• Cayuela, L.; Gálvez-Bravo, L.; Pérez Pérez, R.; de Albuquerque, F. S.; Golicher, D. J.; Zahawi, R. A.; Ramírez-Marcial, N.; Garibaldi, C.; Field, R.; Rey Benayas, J. M.; González-Espinosa, M.; Balvanera, P.; Castillo, M. Á.; Figueroa-Rangel, B. L.; Griffith, D. M.; Islebe, G. A.; Kelly, D. L.; Olvera-Vargas, M.; Schnitzer, S. A.; Velázquez, E.; Williams-Linera, G.; Brewer, S. W.; Camacho-Cruz, A.; Coronado, I.; de Jong, B.; del Castillo, R.; Granzow-de la Cerda, Í.; Fernández, J.; Fonseca, W.; Galindo-Jaimes, L.; Gillespie, T. W.; González-Rivas, B.; Gordon, J. E.; Hurtado, J.; Linares, J.; Letcher, S. G.; Mangan, S. A.; Meave, J. A.; Méndez, E. V.; Meza, V.; Ochoa-Gaona, S.; Peterson, C. J.; Ruiz-Gutierrez, V.; Snarr, K. A.; Tun Dzul, F.; Valdez-Hernández, M.; Viergever, K. M.; White, D. A.; Williams, J. N.; Bonet, F. J.; Zamora, R. (2012
      Biodiversity research and conservation efforts in the tropics are hindered by the lack of knowledge of the assemblages found there, with many species undescribed or poorly known. Our initiative, the Tree Biodiversity Network (BIOTREE-NET), aims to address this problem by assembling georeferenced data from a wide range of sources, making these data easily accessible and easily queried, and promoting data sharing. The database (GIVD ID NA-00-002) currently comprises ca. 50,000 tree records of ca. 5,000 species (230 in the IUCN Red List) from >2,000 forest plots in 11 countries. The focus is on trees because of their pivotal role in tropical forest ecosystems (which contain most of the world's biodiversity) in terms of ecosystem function, carbon storage and effects on other species. BIOTREE-NET currently focuses on southern Mexico and Central America, but we aim to expand coverage to other parts of tropical America. The database is relational, comprising 12 linked data tables. We summarise its structure and contents. Key tables contain data on forest plots (including size, location and date(s) sampled), individual trees (including diameter, when available, and both recorded and standardised species name), species (including biological traits of each species) and the researchers who collected the data. Many types of queries are facilitated and species distribution modelling is enabled. Examining the data in BIOTREE-NET to date, we found an uneven distribution of data in space and across biomes, reflecting the general state of knowledge of the tropics. More than 90% of the data were collected since 1990 and plot size varies widely, but with most less than one hectare in size. A wide range of minimum sizes is used to define a 'tree'. The database helps to identify gaps that need filling by further data collection and collation. The data can be publicly accessed through a web application at http://portal.biotreenet.com. Researchers are invited and encouraged to contribute data to BIOTREE-NET.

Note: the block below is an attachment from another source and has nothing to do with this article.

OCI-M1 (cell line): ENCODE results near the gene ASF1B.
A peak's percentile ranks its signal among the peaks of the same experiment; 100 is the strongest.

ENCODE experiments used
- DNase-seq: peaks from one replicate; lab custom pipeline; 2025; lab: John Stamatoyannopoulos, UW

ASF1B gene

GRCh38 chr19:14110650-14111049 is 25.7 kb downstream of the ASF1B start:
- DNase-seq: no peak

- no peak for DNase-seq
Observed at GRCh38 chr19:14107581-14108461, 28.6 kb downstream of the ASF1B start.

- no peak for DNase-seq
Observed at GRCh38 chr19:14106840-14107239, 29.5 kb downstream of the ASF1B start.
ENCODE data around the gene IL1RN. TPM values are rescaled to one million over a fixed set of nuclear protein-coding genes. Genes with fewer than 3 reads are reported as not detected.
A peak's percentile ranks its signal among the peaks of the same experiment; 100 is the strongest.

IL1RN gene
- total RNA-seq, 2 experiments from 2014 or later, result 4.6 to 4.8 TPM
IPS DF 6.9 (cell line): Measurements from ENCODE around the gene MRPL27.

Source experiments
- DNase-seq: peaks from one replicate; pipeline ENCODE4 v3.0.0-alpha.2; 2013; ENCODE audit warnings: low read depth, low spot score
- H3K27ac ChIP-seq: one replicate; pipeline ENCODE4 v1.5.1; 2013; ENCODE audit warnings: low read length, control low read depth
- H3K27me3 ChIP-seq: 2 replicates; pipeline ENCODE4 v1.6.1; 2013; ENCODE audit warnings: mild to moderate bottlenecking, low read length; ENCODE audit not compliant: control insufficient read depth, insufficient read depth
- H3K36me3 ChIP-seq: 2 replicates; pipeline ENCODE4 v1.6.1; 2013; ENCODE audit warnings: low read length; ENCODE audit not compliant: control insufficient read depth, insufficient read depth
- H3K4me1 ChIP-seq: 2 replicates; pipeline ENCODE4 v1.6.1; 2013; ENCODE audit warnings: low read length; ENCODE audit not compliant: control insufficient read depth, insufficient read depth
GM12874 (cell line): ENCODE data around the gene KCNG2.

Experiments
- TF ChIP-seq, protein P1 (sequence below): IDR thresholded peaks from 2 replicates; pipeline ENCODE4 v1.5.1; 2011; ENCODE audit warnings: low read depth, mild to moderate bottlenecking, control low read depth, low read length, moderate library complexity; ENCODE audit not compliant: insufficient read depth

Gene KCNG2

• Keller, C.K.; O'Brien, R.; Havig, J.R.; Smith, J.L.; Bormann, B.T.; Wang, D. (Ecosystems, 2006
      The hydrochemical signatures of forested ecosystems are known to be determined by a timevariant combination of physical-hydrologic, geochemical, and biologic processes. We studied subsurface potassium (K), calcium (Ca), and nitrate (NO3) in an experimental red -pine mesocosm to determine how trees affect the behavior of these nutrients in soil water, both during growth and after a harvest disturbance. Solution chemistry was monitored for 2 years at the end of a 15-year period of tree growth, and then for 3 more years after harvest and removal of aboveground biomass. Concentrations were characterized by three distinct temporal patterns that we ascribe to changes in solute generation mechanisms. Prior to harvest, K soilwater concentrations were relatively uniform with depth, whereas Ca soil-water concentrations doubled with depth. Nitrate concentrations were below detection in soil water and discharge (drainage) water. Plant uptake and water/nutrient cycling exerted strong control during this interval. During the 1st year after harvest, K concentrations tripled in shallow soil water, relative to preharvest levels, and showed a strong seasonal peak in discharge that mimicked soil temperature. Summer soil temperatures and annual water flux also increased. Decomposition of labile litter, with complete nitrogen (N) immobilization, characterized this interval. In the third interval (years 2 and 3 after harvest), decomposition shifted from N to carbon (C) limitation, and Ca and NO3 concentrations in discharge spiked to nearly 200 and 400 lM, respectively. Relatively stable ionic strength and carbonate chemistry in discharge, throughout the study period, indicate that carbonic-acid weathering was sustained by belowground decomposition long after the harvest. This stable chemical weathering regime, along with the persistence of N limitation for a long period after disturbance, may be characteristic of early-phase primary-successional systems.